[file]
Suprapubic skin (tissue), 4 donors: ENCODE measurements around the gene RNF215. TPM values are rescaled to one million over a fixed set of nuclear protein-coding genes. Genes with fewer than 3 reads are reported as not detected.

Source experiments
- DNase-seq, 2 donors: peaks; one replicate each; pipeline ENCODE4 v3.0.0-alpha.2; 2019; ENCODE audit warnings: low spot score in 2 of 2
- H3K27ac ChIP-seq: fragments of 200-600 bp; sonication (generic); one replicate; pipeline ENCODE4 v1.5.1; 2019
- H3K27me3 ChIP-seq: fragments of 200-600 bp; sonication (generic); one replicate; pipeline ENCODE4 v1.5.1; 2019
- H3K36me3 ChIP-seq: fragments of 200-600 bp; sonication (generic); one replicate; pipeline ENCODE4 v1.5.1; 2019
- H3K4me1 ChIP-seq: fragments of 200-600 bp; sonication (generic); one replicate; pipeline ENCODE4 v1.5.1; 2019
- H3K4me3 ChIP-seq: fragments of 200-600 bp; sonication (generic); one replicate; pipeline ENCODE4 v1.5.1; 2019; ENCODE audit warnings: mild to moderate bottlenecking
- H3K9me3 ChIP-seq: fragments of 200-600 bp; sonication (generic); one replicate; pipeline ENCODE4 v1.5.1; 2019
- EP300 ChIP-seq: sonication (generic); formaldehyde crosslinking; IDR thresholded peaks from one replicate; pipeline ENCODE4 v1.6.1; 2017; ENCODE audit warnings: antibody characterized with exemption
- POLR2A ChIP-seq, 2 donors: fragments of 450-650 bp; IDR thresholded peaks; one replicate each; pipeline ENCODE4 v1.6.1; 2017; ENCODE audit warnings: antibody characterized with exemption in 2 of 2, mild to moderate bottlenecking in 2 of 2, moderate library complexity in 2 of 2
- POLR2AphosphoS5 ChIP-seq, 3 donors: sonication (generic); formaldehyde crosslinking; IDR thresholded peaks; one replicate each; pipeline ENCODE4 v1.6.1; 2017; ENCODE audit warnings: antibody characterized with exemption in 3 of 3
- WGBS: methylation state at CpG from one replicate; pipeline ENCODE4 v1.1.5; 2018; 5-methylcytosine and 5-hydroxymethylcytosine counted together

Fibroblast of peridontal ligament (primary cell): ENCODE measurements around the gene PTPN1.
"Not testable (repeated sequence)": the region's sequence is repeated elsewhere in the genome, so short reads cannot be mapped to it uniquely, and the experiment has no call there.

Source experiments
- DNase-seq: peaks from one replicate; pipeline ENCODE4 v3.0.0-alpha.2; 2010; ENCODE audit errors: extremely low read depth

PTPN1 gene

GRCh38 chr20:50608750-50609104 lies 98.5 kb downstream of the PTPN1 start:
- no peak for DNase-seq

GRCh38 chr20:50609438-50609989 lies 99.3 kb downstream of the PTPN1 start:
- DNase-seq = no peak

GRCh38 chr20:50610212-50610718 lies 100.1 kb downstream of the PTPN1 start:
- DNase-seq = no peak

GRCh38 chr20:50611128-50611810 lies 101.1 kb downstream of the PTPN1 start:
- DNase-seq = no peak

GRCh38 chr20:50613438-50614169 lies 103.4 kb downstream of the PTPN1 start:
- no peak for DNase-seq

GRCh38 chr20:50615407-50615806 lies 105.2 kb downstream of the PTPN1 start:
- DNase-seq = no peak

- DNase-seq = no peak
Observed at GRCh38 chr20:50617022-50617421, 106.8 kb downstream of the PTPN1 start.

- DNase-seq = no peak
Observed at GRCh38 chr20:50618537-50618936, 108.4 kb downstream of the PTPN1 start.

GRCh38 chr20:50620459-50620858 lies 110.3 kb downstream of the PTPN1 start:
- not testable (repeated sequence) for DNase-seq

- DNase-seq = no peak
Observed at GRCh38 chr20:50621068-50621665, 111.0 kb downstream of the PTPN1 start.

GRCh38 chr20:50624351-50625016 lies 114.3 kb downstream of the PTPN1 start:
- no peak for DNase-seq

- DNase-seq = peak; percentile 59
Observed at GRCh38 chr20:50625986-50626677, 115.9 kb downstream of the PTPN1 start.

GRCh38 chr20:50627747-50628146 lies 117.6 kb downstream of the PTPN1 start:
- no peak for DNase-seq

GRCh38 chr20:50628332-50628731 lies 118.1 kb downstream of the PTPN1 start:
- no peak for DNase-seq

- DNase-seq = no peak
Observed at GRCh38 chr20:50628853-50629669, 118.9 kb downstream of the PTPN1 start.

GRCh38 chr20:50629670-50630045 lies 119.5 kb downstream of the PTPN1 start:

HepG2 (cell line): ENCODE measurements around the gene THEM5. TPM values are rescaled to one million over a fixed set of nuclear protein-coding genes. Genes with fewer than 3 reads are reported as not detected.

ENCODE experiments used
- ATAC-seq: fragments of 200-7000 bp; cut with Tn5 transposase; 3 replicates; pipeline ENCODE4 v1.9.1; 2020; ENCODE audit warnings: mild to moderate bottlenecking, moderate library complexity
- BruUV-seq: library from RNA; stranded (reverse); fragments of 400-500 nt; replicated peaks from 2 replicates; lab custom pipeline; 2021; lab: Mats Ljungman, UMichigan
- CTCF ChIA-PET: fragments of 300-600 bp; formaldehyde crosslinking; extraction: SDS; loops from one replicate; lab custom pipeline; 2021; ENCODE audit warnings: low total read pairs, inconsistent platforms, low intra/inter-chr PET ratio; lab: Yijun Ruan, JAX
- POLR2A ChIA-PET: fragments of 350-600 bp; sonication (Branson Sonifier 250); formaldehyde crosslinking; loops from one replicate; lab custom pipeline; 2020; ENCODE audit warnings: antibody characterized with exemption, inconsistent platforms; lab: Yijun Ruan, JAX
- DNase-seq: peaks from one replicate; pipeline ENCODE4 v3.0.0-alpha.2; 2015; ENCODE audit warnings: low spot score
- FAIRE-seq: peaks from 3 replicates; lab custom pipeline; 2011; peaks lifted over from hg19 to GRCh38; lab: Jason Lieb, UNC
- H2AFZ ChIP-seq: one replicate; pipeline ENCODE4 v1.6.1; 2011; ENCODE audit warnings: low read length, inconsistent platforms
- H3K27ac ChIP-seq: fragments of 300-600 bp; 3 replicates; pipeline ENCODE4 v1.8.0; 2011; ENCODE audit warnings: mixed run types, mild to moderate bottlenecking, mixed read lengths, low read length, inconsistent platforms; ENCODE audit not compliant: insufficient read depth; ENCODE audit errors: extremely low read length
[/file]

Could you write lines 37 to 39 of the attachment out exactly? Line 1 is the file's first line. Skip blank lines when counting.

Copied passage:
- DNase-seq = no peak
Observed at GRCh38 chr20:50621068-50621665, 111.0 kb downstream of the PTPN1 start.

GRCh38 chr20:50624351-50625016 lies 114.3 kb downstream of the PTPN1 start: